Protests grip Mexico City as new president is sworn in
The inauguration of Mexico’s new president was marked by demonstrations all around Mexico City Saturday, as well as clashes between police and protesters who continue to call Enrique Peña Nieto’s new administration fraudulent.
According to RT, hundreds of demonstrators encountered authorities outside the national congress as Peña Nieto took the oath of office, with many of them throwing rocks, Molotov cocktails and firecrackers, and police firing tear gas and rubber bullets in response as protesters also moved to break up barricades surrounding the ceremony.
“They had to fence the damn place off,” one masked protester told CNN. “[They are] faking democracy, faking institutional order.”
Several instances of vandalism were also reported during the day, with protesters breaking storefront windows and, in Guadalajara, Jalisco, a demonstration by 300 students also allegedly included rocks being thrown at the local offices of the state-run network Televisa. Organizers of the protests denied being associated with such actions.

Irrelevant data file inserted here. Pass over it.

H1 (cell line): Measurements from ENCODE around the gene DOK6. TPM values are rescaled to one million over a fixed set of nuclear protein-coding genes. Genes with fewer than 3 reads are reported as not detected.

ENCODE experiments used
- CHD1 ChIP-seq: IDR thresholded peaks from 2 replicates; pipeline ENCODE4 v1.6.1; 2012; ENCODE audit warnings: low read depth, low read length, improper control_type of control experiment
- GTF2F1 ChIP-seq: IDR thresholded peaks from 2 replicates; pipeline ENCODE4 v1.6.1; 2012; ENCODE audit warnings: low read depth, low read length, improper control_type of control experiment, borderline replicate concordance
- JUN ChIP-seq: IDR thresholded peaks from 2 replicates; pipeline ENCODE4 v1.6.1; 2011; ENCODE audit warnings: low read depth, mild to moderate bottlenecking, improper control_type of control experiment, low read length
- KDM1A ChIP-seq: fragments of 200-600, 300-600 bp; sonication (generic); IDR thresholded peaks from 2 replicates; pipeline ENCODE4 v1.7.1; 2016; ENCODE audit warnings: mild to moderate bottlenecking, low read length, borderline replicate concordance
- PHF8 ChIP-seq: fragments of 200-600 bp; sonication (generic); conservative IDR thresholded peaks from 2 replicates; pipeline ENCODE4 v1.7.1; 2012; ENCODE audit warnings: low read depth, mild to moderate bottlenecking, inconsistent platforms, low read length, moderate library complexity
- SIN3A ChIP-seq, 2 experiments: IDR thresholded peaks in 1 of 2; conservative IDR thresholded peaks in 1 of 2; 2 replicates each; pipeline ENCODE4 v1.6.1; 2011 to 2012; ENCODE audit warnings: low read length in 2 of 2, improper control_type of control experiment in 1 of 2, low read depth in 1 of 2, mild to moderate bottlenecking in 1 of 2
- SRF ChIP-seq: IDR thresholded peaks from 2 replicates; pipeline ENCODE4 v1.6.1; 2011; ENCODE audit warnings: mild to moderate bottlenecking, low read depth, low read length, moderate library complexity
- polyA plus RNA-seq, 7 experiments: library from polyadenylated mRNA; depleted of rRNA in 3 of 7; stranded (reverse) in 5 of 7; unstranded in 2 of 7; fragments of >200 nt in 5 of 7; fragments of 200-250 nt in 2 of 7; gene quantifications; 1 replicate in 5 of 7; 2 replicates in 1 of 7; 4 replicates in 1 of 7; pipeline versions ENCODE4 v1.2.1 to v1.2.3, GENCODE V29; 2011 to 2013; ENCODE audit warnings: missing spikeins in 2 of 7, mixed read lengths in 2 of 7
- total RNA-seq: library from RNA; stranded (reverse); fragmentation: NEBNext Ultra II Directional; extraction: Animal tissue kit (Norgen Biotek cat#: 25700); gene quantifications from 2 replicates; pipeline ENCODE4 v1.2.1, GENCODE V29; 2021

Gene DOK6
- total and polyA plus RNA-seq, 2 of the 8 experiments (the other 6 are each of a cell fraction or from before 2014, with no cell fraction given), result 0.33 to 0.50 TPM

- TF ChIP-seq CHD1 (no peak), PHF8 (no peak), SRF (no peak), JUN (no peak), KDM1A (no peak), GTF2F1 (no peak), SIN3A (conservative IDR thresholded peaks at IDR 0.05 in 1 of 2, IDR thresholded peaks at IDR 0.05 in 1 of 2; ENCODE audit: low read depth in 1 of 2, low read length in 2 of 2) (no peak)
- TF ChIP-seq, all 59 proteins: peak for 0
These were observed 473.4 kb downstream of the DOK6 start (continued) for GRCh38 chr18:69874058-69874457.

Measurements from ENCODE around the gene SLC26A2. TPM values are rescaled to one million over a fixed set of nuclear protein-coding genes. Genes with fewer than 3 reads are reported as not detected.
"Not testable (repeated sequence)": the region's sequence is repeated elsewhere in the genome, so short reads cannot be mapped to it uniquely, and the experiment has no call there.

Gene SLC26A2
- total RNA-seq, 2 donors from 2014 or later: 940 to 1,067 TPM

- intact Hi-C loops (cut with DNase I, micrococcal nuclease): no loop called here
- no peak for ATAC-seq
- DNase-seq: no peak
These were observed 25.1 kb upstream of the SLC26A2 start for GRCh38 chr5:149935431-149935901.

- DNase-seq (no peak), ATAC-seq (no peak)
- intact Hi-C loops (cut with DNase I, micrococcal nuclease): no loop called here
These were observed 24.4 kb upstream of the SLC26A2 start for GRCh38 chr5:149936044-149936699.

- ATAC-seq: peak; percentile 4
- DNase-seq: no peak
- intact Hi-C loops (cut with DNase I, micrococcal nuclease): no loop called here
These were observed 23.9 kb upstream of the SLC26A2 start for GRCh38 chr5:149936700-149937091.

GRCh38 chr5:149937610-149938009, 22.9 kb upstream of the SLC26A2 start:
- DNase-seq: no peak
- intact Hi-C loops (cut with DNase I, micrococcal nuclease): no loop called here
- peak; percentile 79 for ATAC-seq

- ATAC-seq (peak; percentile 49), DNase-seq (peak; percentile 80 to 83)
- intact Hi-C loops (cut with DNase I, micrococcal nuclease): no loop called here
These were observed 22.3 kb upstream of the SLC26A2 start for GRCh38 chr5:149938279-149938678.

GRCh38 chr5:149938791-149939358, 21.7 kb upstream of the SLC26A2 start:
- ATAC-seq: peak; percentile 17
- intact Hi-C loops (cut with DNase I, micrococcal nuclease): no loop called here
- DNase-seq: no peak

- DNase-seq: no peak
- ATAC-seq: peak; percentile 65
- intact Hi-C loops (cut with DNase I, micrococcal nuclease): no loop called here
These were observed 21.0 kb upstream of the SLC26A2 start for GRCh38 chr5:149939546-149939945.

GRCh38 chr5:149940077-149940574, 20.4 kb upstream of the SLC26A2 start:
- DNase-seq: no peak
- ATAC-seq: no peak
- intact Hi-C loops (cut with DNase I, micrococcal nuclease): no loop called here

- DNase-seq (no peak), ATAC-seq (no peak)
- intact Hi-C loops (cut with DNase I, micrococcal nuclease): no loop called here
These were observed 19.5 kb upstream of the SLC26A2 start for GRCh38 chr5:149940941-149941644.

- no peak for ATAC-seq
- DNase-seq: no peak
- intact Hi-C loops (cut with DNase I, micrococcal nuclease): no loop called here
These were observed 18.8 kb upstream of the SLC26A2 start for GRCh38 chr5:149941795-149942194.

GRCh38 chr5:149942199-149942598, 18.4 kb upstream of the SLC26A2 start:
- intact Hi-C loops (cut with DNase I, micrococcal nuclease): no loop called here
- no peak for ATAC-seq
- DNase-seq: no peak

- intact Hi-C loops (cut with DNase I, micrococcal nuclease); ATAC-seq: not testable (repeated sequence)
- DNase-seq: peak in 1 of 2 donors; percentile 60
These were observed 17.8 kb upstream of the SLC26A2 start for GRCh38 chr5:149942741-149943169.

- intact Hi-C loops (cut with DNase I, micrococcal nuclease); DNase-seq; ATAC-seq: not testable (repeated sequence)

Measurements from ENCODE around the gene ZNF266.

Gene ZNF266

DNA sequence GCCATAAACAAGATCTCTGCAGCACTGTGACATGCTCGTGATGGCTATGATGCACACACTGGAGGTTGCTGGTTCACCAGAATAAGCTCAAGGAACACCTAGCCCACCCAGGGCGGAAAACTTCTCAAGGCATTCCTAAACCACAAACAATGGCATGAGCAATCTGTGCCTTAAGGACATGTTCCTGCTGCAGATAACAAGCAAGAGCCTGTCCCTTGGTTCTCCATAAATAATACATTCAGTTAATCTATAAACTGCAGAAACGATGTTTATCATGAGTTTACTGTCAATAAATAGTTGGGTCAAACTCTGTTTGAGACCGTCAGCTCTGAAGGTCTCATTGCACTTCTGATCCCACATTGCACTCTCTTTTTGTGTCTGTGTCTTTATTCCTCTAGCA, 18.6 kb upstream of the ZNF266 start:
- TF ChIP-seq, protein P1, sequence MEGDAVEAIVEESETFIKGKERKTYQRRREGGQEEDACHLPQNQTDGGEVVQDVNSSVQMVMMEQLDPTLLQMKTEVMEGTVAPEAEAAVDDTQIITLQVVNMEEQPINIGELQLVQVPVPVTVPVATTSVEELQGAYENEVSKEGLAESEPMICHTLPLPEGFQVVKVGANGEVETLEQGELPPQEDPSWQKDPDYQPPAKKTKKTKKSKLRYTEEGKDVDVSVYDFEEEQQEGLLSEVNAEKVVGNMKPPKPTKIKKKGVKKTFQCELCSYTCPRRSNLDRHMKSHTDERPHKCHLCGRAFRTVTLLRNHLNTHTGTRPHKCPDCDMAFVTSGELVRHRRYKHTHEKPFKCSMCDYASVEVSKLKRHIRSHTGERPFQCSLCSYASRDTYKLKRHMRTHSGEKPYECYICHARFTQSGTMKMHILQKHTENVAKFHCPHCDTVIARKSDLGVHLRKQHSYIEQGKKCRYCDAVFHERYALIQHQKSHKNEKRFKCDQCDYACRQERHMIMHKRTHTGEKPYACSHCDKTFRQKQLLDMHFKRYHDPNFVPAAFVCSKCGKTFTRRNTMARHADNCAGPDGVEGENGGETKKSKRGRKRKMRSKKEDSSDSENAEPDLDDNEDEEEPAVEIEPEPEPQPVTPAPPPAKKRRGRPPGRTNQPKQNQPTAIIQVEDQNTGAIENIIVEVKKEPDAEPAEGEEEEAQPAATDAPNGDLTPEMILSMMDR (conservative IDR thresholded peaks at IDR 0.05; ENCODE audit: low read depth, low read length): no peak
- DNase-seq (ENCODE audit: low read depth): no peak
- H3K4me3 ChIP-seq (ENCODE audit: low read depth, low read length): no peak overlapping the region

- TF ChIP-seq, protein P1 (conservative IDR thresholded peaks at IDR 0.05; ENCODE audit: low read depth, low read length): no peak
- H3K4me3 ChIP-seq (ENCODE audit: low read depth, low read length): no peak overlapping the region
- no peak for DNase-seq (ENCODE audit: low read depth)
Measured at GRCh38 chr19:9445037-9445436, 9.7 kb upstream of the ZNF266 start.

In another part of the capital city, Andres Manuel López Obrador, who finished second to Peña Nieto in the official election tally, held a rally of his own decrying the violence.
“That’s the best thing for those in the mafia power circles: that there be confrontations, that there be violence,” López Obrador said. “That way, they win.”
Peña Nieto’s ascendance to the nation’s top office has been disputed since the very beginning: more than half of the ballots used in the country’s presidential election on July 1 had to be recounted following allegations by thousands of Mexico City residents that they had been promised gift cards for voting for him.
The candidate of the Institutional Revolutionary Party (PRI) subsequently won the recount, which was also disputed by López Obrador.
But the outcry against Peña Nieto, buoyed by the Yo Soy 132 movement (“I am 132″), continued, with protests taking place at Independence Day celebrations across Mexico on Sept. 16. While Yo Soy 132 had relied heavily on social media to organize supporters leading up to Saturday’s demonstrations, the group’s Twitter account had been suspended by Saturday night.
Watch footage from Saturday’s protests in Mexico City, posted on YouTube by TelenoticiasMX2012, below.